St. Stephen’s Pro-Cathedral, Wilkes-Barre
Wilt thou forgive that sin, where I begun
Hymn 140, The Hymnal 1982
“Wilt thou forgive that sin, where I begun,” was conceived by its author, John Donne (1573 – 1631), not as a hymn, but as a poem, entitled “A Hymn to God the Father.” Donne is generally regarded as perhaps the greatest of what Samuel Johnson referred to as the “metaphysical poets,” a group of lyrical poets of the seventeenth century in England. Donne’s religious poems, like his other works, are noted for their use of colorful and creative language. Despite his considerable education and enormous talent, Donne lived in poverty for much of his life. He squandered much of a large inheritance in his early adulthood. In 1601 he secretly married Anne More, with whom he had twelve children. He was ordained an Anglican priest in 1615, and in 1621 he was appointed Dean of St. Paul’s Cathedral in London, where he is buried. “A Hymn to God the Father” was probably written in 1623 after Donne had recovered from a serious bout with “spotted fever,” which gripped London in an epidemic that year.
There are many fascinating things about this extraordinary text, but perhaps the most amazing thing is the way in which Donne uses his own name and his wife’s maiden name in puns which personalize his struggle with sin. The first two verses end with the line, “When thou hast done, thou hast not done, for I have more.”
This hymn appears in The Hymnal 1982 at #140 and #141 with two different tunes. The tune Donne at #140 was composed by John Hilton (1599 – 1657), an English composer and organist who served at St. Margaret’s Parish Church in Westminster, which sits adjacent to the Houses of Parliament (it is the official parish church of the House of Commons) and Westminster Abbey in London. It is known that John Donne commissioned a musical setting of the present text, and it is possible that Hilton’s work is the result of that commission. The tune at Hymn #141, So giebst du nun, is by Johann Sebastian Bach. Both tunes are beautiful, but the Hilton tune is more likely the one first associated with this amazing text.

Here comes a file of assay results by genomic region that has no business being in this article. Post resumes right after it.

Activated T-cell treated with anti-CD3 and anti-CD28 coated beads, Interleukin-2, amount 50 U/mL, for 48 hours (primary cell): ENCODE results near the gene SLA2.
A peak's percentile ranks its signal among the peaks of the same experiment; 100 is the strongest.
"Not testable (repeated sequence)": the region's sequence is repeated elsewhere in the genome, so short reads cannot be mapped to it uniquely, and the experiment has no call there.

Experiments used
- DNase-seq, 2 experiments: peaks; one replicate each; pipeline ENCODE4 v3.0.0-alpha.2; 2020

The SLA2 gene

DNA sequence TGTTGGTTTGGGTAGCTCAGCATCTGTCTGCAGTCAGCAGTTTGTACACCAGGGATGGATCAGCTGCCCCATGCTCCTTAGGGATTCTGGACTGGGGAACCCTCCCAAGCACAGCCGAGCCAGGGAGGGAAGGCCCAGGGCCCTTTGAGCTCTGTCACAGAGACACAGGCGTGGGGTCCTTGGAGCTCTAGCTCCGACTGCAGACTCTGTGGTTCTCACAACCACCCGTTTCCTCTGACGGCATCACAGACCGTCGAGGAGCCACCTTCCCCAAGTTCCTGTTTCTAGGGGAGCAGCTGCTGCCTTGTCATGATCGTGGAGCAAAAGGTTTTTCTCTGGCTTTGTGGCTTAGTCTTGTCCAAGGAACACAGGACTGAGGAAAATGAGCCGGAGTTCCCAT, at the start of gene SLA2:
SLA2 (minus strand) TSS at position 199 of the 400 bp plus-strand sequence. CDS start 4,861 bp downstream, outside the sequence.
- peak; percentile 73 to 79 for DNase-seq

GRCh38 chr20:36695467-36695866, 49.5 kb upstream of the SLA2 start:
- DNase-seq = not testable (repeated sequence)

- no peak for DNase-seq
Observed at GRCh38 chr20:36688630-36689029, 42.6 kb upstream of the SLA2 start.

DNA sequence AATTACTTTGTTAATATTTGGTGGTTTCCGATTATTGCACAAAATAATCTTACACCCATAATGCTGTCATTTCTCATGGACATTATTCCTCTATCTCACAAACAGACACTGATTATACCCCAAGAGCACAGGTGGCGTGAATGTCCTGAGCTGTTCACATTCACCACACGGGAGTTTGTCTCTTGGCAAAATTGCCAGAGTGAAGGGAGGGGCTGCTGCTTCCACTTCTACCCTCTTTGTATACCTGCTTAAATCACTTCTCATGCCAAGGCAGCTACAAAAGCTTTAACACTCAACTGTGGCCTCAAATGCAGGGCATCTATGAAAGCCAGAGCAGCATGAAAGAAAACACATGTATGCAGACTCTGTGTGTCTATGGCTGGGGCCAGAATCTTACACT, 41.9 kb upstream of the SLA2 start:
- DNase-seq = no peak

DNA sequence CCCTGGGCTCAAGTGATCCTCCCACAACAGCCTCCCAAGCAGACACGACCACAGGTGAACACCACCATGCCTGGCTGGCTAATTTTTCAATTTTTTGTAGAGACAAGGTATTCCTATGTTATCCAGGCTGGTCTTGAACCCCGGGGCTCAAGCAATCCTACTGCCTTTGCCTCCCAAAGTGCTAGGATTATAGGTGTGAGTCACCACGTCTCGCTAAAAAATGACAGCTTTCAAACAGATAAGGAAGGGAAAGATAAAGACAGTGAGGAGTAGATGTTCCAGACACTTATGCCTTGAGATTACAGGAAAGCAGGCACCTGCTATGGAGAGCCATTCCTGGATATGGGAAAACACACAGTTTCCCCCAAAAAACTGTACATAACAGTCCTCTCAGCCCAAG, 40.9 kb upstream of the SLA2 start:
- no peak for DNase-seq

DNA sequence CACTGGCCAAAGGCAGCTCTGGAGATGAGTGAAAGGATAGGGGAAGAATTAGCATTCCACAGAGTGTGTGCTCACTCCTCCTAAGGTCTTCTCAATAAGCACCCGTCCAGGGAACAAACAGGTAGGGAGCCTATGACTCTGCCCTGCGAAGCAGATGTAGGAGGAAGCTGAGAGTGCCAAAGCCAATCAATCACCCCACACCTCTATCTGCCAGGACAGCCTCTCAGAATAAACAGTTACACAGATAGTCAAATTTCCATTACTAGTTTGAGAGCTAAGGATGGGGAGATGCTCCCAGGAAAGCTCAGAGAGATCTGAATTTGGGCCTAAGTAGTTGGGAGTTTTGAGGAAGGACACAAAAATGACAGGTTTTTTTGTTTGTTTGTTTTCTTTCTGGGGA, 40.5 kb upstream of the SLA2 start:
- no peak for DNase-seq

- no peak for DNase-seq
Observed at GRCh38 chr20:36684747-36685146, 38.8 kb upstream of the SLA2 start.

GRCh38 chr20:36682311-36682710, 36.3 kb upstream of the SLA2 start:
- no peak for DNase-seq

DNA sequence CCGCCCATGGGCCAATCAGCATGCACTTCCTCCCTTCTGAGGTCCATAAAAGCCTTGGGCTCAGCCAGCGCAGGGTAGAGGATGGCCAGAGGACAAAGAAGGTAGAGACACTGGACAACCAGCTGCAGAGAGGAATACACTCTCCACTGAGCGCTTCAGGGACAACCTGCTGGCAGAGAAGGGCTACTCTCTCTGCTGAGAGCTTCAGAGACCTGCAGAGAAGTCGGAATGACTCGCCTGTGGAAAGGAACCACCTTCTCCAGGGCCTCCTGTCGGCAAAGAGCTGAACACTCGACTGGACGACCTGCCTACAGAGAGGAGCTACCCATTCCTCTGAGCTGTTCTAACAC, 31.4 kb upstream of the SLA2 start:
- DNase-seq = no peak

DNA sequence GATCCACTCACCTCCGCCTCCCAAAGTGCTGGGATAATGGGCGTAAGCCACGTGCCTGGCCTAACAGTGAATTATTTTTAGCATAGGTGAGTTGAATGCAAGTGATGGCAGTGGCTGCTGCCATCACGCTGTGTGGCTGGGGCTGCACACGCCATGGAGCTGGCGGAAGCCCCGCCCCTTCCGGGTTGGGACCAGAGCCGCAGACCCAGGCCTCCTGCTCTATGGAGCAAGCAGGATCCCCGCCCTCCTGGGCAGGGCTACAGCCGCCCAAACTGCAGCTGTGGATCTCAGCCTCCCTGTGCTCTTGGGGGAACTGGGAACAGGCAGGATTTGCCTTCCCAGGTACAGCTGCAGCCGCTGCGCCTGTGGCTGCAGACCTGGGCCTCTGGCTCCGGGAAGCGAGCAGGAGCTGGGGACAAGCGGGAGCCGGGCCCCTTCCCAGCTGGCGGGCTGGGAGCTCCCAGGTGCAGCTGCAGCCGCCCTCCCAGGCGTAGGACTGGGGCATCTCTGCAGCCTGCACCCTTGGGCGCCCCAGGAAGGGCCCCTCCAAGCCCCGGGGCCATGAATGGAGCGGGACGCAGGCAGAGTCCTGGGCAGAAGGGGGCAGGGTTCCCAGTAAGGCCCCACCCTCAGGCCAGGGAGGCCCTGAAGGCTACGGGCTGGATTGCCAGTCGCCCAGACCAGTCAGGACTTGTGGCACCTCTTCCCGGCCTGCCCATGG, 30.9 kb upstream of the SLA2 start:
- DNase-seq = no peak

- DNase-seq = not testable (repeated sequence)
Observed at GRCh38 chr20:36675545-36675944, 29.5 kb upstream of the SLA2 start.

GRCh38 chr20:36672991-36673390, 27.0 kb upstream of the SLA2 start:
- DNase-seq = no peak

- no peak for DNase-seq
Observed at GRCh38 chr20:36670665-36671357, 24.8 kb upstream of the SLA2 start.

There are many who wonder if churches and Christians are too fixated on guilt and an obsession with sin. To be sure, a lot of damage has been done to people who have had guilt and shame heaped upon them without balancing the call to repentance with the promise of God’s grace. As a reaction to this, some have suggested that we dispense altogether with the Confession of Sin in our liturgy. I for one feel this would be a mistake. I believe we risk a great deal when we deny our human nature and the natural tendencies we have to make mistakes. If we deny our brokenness, what purpose is there in acknowledging and accepting God’s amazing grace? Donne understood this, and his great hymn is a clear testimony to that strong belief.
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